Prev : Next The first gene therapy
Restoring a life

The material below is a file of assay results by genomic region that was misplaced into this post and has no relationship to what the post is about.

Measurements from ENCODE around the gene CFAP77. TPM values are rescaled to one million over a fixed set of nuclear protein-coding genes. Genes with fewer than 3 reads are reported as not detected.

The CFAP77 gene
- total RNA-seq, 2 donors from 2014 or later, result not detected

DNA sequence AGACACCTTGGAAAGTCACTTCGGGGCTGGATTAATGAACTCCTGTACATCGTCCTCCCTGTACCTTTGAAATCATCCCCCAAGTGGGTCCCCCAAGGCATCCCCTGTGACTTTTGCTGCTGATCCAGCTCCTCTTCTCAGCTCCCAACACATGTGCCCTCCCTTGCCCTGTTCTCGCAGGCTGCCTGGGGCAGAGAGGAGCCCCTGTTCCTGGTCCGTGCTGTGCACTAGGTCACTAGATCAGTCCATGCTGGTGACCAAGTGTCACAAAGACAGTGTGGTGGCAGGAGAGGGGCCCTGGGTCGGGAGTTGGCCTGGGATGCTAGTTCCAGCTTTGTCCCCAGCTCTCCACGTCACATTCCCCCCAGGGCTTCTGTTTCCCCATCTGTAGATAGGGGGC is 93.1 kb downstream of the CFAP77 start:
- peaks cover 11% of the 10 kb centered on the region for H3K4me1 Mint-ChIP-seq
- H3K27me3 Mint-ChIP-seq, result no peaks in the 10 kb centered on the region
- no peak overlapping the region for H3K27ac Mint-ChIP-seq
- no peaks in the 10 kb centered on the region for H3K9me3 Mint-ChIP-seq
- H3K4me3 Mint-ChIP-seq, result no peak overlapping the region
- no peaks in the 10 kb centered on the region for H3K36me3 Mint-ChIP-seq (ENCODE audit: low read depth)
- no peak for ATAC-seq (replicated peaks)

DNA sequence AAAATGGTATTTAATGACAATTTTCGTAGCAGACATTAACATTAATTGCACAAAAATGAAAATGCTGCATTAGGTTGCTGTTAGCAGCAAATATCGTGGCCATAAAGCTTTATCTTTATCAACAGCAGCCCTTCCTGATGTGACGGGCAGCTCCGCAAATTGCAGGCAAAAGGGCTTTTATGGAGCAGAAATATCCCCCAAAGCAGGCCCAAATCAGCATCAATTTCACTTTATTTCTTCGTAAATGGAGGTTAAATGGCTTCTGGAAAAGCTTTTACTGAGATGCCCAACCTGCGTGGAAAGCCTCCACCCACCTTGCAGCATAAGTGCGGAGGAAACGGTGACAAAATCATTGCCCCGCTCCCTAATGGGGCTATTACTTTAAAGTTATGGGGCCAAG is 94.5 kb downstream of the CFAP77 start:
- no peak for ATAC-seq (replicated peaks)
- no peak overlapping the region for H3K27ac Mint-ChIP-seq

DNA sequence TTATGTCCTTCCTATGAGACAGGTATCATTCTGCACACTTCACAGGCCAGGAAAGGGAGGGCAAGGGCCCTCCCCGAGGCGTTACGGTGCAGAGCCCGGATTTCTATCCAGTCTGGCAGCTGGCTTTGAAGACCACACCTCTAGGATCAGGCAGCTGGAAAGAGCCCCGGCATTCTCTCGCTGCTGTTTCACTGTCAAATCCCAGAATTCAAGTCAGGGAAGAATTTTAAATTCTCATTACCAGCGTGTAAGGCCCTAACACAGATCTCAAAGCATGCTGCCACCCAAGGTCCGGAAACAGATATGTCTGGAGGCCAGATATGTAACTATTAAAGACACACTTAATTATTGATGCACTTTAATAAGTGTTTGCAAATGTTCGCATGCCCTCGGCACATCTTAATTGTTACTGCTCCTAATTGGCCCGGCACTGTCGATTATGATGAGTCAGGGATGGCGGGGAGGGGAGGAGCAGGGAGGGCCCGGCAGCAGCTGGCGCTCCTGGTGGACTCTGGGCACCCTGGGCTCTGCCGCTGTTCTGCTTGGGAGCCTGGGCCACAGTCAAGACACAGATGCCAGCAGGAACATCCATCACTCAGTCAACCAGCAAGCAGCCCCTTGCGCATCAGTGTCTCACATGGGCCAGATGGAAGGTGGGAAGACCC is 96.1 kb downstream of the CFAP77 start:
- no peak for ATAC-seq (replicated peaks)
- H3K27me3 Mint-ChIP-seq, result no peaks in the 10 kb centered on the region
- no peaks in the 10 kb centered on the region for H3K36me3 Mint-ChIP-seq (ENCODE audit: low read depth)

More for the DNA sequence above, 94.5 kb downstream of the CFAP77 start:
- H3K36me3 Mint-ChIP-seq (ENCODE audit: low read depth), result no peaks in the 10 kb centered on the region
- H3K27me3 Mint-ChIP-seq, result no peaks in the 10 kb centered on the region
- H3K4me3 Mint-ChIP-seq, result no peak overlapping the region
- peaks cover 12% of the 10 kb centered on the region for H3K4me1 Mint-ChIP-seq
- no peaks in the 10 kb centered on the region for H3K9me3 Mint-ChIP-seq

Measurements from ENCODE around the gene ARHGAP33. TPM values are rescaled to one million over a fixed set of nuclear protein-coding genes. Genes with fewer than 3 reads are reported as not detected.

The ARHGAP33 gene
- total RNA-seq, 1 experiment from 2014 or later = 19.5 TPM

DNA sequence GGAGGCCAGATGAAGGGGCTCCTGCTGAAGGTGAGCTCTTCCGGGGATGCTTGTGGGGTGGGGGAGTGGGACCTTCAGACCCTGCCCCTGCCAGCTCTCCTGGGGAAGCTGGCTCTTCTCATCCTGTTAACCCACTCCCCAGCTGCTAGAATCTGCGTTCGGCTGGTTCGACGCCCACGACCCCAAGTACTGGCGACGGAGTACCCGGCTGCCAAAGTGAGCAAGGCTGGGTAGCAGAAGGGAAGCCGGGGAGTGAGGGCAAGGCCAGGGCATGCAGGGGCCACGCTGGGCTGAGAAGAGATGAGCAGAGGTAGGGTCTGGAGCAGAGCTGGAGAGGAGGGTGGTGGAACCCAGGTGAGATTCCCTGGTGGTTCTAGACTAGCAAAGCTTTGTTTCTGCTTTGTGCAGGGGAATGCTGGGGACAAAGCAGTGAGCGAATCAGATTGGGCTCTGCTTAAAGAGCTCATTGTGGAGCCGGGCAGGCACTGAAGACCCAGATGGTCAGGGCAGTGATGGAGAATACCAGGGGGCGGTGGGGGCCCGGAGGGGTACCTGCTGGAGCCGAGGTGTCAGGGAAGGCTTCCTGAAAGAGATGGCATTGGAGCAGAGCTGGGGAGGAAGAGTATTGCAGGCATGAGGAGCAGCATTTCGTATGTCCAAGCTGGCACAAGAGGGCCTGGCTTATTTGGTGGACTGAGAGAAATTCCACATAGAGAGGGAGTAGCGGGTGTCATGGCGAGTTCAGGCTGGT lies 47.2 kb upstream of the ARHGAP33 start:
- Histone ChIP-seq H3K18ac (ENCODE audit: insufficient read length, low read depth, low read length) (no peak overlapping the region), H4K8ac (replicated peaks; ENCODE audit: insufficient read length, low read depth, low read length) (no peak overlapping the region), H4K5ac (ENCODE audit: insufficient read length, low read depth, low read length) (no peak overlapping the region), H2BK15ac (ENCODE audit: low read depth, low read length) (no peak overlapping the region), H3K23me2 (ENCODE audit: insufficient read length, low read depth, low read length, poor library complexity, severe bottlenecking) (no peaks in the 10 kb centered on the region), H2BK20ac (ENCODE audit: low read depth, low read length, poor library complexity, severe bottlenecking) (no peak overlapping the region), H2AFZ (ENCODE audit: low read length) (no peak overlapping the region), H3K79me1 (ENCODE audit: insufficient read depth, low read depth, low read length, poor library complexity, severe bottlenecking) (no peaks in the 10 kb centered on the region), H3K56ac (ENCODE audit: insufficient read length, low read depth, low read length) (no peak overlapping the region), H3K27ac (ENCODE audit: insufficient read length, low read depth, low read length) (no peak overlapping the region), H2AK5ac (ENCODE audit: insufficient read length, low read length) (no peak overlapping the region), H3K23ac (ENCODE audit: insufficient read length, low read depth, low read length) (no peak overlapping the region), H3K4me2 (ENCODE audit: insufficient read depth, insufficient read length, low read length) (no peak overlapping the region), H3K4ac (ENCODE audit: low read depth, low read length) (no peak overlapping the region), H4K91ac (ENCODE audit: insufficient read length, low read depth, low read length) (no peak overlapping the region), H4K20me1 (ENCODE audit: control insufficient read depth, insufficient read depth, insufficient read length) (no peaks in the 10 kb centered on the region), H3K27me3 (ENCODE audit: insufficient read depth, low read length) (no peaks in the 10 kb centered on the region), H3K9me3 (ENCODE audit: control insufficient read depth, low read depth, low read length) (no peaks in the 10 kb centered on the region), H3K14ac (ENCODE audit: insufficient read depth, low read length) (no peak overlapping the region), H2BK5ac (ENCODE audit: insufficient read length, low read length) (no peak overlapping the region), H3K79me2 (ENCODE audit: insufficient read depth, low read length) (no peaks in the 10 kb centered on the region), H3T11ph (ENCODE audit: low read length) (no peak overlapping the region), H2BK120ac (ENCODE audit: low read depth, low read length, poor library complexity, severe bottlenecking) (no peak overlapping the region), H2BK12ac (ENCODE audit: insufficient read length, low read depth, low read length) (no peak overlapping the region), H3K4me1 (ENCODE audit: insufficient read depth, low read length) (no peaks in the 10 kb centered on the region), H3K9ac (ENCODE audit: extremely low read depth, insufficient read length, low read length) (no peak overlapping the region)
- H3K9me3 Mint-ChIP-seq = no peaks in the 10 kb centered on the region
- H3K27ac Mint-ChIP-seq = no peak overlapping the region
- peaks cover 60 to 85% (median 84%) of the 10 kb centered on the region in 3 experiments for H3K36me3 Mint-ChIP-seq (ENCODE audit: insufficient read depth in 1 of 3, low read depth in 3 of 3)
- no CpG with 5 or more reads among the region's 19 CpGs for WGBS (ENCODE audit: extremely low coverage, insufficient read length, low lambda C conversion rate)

Dr. W. French Anderson of the National Heart, Lung, and Blood Institute presides over the first experimental use of a gene therapy. The patient is a four-year old girl name Ashanti DeSilva, who was born with an autosomal recessive metabolic disorder that manifests as a lack of the enzyme adenosine deaminase (ADA). The root cause is a single defective gene. Patients with ADA deficiency suffer from severe immunodeficiency. In the absence of the enzyme, substances toxic to lymphocytes accumulate and immune function is either severely compromised or completely absent. Dr. Anderson’s team drew blood from their patient, and replaced the defective gene with a functional variant. The therapy partially restores Ashanti’s immune system. It temporarily stimulates production of the missing enzyme, but does not generate new cells with functional genes. Ashanti continues to receive injections of corrected T-cells every two months. She is able to lead a normal life.